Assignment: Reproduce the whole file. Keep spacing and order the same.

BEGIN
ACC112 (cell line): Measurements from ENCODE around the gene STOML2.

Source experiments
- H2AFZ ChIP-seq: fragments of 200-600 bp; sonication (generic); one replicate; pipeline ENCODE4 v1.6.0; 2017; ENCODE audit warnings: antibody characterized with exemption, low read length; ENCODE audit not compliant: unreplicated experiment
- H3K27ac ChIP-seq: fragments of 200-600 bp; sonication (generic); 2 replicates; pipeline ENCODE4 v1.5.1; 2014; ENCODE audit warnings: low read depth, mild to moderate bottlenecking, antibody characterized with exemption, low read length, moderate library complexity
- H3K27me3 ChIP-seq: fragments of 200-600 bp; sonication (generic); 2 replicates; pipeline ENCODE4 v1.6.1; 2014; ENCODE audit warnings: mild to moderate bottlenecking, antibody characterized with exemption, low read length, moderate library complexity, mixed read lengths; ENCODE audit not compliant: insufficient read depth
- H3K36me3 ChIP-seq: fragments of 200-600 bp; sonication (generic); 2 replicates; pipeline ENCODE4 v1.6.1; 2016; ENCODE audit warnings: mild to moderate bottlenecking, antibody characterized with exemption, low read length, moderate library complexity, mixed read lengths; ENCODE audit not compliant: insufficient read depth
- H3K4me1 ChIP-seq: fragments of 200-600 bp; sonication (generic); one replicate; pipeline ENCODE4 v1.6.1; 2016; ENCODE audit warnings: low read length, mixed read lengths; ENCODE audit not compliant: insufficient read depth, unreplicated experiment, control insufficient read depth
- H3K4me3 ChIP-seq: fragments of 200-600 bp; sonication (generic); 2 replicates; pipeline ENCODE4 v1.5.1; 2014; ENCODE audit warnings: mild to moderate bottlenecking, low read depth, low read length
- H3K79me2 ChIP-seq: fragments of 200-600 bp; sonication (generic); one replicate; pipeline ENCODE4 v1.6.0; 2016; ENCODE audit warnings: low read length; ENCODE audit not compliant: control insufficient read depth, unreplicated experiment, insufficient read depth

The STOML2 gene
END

ACC112 (cell line): Measurements from ENCODE around the gene STOML2.

Source experiments
- H2AFZ ChIP-seq: fragments of 200-600 bp; sonication (generic); one replicate; pipeline ENCODE4 v1.6.0; 2017; ENCODE audit warnings: antibody characterized with exemption, low read length; ENCODE audit not compliant: unreplicated experiment
- H3K27ac ChIP-seq: fragments of 200-600 bp; sonication (generic); 2 replicates; pipeline ENCODE4 v1.5.1; 2014; ENCODE audit warnings: low read depth, mild to moderate bottlenecking, antibody characterized with exemption, low read length, moderate library complexity
- H3K27me3 ChIP-seq: fragments of 200-600 bp; sonication (generic); 2 replicates; pipeline ENCODE4 v1.6.1; 2014; ENCODE audit warnings: mild to moderate bottlenecking, antibody characterized with exemption, low read length, moderate library complexity, mixed read lengths; ENCODE audit not compliant: insufficient read depth
- H3K36me3 ChIP-seq: fragments of 200-600 bp; sonication (generic); 2 replicates; pipeline ENCODE4 v1.6.1; 2016; ENCODE audit warnings: mild to moderate bottlenecking, antibody characterized with exemption, low read length, moderate library complexity, mixed read lengths; ENCODE audit not compliant: insufficient read depth
- H3K4me1 ChIP-seq: fragments of 200-600 bp; sonication (generic); one replicate; pipeline ENCODE4 v1.6.1; 2016; ENCODE audit warnings: low read length, mixed read lengths; ENCODE audit not compliant: insufficient read depth, unreplicated experiment, control insufficient read depth
- H3K4me3 ChIP-seq: fragments of 200-600 bp; sonication (generic); 2 replicates; pipeline ENCODE4 v1.5.1; 2014; ENCODE audit warnings: mild to moderate bottlenecking, low read depth, low read length
- H3K79me2 ChIP-seq: fragments of 200-600 bp; sonication (generic); one replicate; pipeline ENCODE4 v1.6.0; 2016; ENCODE audit warnings: low read length; ENCODE audit not compliant: control insufficient read depth, unreplicated experiment, insufficient read depth

The STOML2 gene